The failure of capitalism to create an economic base in the country to provide for the 150 million people living there is reflected in the figures, 75% live on less that $2 a day. The most important sector by far is agriculture, in which the great majority of the population is employed . However, the bankruptcy of the system means that the issue of who owns or profits from the land, which is such an important part of most people’s lives, is left unresolved.

Over a third of the peasant population are classified as landless, over three quarters of the country rely on the land and fishing to survive and subsistence farming is the primary mode of existence for 85 per cent of the country’s poor. Yet, under the impact of globalisation and climate change, the situation is now getting even worse for many Bangladeshi’s who still live at the mercy of the seasons. Around a third of the country floods every year in the summer monsoon seasons. In 2007, the flooding was particularly bad, with around 80% of the country under water at one point.

Bangladesh has suffered from its birth with ineffective and unstable bourgeois democracy, wracked by endemic corruption, that has resulted in several assassinations of presidents and repeated military coups. Two main political parties developed, the Bangladesh National Party and the Awami League. Generally speaking, the first appealed to the army, capitalist class and middle classes, whilst the Awami League attempted to appeal to the peasants and urban poor, However, both of them were pro-capitalist parties separated only by a formal identification with opposing ideologies (nationalism or “socialism”). In government, both parties pursued and implemented much the same measures and policies that were demanded by the international bourgeoisie, and both have resorted to violent hooligan methods to attack and break up the other side’s political activities.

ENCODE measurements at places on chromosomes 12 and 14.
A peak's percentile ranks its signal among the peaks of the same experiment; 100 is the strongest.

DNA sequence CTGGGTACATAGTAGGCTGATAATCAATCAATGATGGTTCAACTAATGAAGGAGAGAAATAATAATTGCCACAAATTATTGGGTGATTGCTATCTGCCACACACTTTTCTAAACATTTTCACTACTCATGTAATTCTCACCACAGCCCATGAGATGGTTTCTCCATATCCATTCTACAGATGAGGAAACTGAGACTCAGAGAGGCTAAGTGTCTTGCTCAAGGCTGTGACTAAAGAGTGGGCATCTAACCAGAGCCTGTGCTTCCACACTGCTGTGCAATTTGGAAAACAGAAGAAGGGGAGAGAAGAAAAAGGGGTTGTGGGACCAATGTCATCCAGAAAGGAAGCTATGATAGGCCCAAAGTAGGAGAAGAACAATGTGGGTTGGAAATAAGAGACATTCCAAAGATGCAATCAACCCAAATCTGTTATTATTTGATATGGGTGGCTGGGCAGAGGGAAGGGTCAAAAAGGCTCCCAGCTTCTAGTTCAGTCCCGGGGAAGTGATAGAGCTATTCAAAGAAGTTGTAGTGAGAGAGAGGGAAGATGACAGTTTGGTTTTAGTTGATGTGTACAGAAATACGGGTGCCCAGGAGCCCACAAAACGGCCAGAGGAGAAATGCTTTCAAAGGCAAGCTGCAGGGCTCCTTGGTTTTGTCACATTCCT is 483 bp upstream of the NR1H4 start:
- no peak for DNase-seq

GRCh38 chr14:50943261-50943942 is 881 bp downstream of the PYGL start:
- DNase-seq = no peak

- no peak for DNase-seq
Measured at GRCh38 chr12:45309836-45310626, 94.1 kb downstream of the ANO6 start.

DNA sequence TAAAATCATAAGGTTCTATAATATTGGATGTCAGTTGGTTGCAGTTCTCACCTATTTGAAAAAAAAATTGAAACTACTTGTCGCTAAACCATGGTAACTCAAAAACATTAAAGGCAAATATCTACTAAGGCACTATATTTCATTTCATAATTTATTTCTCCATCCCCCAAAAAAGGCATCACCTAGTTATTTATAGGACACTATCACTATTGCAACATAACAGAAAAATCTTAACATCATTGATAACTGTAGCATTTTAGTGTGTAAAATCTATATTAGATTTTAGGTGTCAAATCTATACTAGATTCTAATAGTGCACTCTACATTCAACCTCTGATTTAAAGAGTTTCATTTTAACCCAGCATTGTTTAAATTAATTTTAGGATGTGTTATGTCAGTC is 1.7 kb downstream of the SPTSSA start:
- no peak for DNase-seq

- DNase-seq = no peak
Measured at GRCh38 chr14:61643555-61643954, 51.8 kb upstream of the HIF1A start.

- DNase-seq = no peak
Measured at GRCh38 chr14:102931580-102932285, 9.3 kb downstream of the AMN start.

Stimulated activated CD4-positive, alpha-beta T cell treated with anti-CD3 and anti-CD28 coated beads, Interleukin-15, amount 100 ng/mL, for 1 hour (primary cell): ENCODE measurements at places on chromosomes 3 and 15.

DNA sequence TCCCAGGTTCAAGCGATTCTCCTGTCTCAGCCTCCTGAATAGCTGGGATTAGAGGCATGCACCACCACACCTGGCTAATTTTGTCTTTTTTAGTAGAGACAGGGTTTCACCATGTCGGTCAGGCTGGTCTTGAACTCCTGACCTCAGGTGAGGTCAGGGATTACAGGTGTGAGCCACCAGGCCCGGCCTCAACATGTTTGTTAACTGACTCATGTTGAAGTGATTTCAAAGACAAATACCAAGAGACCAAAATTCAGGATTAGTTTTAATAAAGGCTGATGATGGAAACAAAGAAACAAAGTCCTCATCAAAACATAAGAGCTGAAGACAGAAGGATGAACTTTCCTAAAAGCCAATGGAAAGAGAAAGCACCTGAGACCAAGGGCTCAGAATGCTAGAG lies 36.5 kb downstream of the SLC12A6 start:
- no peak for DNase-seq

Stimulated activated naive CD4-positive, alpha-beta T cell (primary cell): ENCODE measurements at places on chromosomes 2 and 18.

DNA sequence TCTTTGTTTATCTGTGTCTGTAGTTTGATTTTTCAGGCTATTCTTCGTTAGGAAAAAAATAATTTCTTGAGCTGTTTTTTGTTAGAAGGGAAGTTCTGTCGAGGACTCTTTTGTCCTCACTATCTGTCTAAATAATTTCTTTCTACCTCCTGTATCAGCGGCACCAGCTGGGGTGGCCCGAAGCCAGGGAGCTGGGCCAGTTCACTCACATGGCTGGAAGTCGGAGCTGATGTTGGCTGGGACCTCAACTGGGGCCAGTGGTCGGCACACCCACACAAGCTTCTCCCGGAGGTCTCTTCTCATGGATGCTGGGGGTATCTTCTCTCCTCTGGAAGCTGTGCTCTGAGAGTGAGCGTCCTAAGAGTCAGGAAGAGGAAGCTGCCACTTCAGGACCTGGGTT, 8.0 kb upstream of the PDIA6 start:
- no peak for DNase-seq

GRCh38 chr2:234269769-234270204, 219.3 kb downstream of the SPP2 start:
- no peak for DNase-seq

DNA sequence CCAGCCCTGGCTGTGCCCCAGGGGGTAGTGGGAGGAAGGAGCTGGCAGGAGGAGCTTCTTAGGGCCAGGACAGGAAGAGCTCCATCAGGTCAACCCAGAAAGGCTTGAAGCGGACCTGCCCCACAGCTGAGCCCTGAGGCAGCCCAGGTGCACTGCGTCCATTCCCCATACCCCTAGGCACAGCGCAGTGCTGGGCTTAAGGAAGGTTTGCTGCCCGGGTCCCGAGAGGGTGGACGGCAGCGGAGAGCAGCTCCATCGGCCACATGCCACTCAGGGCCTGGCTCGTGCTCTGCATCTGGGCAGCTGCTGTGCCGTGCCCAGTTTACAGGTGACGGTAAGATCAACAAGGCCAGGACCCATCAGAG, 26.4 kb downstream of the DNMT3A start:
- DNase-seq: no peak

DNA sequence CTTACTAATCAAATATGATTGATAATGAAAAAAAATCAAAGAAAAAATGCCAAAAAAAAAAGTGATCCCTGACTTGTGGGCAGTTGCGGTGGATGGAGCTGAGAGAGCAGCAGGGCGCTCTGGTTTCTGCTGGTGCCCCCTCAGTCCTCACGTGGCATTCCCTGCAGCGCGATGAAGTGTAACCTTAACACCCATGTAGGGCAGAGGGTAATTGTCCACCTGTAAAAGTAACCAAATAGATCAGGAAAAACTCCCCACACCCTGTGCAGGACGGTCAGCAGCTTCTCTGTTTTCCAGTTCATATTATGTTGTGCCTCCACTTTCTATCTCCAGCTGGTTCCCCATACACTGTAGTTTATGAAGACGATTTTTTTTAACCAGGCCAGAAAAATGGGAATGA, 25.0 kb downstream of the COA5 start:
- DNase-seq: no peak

The polarisation of Bangladeshi politics grew and deepened after the failure to establish a dominant national ideological trend, called “Mujibism”, after the first president Sheikh Mujibur Rahman, a mixture of reformist socialism, Islam and liberalism. His assassination by the army marked the military’s first foray onto the political scene, and it is a general methodology they have maintained, mirroring their counterparts in Pakistan’s military circles. Bangladesh laboured under a 15-year military dictatorship from the late 1970’s.